Wednesday, December 11, 2013

Light in the Darkness

The book, Harvest of Light, offered a wonderful prompt for discussing Chanukah with a natural approach.  We began the conversation with the question, "what makes light in the darkness"?  Not surprisingly, the answer "candles" was very popular.  Other ideas included, a flashlight, the moon and sun, a lightbulb, and a firefly.
I read the book, Harvest of Light.  At the conclusion, I asked the question again, "what makes light in the darkness"?  And the answer was, "olive oil".

We decided to try and create a light using the olive oil.   We compared the flame on the candle with the flame from the olive oil.  They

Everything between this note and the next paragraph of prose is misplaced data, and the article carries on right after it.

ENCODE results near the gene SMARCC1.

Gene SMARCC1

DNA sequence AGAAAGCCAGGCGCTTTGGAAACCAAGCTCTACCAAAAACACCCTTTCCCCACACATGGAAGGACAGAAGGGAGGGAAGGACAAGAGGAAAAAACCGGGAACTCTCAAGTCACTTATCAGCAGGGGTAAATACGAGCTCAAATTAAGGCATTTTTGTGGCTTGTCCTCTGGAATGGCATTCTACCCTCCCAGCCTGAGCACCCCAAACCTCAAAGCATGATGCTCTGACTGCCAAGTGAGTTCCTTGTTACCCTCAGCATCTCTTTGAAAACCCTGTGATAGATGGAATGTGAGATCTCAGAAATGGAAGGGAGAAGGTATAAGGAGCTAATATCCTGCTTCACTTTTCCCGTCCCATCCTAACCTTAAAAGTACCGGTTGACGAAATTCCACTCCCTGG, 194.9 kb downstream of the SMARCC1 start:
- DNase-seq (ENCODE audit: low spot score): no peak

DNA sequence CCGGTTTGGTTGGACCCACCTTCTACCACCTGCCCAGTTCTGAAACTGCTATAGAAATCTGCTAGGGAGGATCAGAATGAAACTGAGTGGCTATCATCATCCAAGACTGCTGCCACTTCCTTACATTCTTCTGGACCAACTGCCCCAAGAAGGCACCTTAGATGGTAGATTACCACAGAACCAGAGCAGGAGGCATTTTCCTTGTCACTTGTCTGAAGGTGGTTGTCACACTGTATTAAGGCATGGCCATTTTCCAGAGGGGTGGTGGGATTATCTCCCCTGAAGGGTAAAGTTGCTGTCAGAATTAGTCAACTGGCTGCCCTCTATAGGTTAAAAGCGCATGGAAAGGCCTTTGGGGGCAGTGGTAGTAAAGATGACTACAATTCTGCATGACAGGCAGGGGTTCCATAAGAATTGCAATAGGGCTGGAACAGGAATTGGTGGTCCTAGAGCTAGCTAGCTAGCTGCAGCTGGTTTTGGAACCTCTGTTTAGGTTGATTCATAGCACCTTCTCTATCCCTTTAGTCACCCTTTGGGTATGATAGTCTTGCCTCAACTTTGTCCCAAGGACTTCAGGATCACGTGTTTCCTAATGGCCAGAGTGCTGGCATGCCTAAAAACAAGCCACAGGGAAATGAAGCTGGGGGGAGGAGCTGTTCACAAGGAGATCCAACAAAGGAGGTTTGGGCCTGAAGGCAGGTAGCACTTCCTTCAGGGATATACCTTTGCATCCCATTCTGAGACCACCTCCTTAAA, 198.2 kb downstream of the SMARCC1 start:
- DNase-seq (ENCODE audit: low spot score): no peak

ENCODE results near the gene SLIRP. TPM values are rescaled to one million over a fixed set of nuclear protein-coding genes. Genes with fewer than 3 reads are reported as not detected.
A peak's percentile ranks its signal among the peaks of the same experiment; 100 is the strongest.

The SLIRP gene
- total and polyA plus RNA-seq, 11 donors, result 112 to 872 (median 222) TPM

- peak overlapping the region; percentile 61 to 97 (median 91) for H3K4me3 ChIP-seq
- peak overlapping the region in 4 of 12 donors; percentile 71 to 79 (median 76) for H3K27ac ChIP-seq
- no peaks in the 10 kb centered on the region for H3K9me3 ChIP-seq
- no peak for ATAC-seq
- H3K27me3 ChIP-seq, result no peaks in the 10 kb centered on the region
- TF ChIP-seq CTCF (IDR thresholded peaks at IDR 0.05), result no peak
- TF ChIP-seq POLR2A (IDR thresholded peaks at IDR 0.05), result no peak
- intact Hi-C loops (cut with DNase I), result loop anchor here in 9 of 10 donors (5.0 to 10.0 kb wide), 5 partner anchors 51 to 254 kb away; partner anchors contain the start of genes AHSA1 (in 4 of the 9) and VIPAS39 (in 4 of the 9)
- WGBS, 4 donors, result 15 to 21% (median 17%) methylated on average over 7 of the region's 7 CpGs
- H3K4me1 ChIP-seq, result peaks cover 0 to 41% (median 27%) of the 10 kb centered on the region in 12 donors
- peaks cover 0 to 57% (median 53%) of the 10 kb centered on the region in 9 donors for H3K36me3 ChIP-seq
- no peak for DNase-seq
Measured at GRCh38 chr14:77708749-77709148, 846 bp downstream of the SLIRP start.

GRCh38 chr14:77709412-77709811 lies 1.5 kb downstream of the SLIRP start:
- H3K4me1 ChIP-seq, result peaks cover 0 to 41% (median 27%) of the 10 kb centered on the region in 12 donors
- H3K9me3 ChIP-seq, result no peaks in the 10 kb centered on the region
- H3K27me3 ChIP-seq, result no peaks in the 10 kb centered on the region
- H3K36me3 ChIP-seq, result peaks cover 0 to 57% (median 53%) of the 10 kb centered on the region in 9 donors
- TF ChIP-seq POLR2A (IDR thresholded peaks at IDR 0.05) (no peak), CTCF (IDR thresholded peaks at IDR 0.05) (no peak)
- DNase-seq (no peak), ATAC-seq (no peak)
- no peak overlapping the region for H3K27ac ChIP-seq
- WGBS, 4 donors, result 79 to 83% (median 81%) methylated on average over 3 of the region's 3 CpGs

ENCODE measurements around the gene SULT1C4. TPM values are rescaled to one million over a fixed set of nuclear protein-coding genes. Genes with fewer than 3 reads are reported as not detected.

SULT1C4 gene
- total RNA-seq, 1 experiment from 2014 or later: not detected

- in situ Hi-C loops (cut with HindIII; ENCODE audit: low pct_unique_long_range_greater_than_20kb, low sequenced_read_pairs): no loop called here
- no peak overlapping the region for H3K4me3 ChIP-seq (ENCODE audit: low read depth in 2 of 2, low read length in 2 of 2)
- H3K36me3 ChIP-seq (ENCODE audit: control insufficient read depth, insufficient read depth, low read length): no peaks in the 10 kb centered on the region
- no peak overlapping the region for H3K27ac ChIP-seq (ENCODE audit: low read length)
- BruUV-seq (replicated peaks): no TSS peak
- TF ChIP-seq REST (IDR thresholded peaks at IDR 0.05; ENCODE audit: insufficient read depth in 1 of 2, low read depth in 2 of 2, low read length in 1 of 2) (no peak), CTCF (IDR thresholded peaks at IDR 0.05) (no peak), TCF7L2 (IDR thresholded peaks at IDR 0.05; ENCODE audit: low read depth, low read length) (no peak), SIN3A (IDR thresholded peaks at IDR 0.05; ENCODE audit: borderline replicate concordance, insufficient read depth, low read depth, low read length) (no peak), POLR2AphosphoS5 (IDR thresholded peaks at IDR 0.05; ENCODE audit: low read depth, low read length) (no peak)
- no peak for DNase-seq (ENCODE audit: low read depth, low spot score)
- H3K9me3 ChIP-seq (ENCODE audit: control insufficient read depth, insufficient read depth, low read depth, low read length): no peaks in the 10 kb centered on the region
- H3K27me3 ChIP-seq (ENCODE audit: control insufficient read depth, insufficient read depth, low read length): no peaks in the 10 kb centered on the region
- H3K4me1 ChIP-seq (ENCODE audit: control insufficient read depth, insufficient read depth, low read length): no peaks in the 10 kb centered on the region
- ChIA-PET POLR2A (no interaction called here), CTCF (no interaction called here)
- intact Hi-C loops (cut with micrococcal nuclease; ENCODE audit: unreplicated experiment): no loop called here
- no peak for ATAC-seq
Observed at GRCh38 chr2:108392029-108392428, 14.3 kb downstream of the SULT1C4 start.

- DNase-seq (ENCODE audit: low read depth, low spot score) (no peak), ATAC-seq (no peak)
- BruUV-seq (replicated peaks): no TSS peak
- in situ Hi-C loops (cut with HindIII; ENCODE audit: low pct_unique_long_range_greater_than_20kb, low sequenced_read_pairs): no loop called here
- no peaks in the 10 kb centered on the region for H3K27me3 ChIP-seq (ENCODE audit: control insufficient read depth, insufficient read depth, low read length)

decided that  the olive oil made a larger
Next, we conducted a taste test.  The book explained that green olives were not ripe.  Before they are eaten, they need to be pickled.  The dark olives are the ripe ones.  They are the olives that make the oil.  The students tasted both types.  Most everyone liked the green olives the best.

In this experience, we incorporated literacy, home and cultural connections, and Judaic concepts and observance. In addition, through sensory and hands on experience, the students gained an understanding of the origin of the Miracle of Light story, where the oil comes from, and the multiple uses of the olive.

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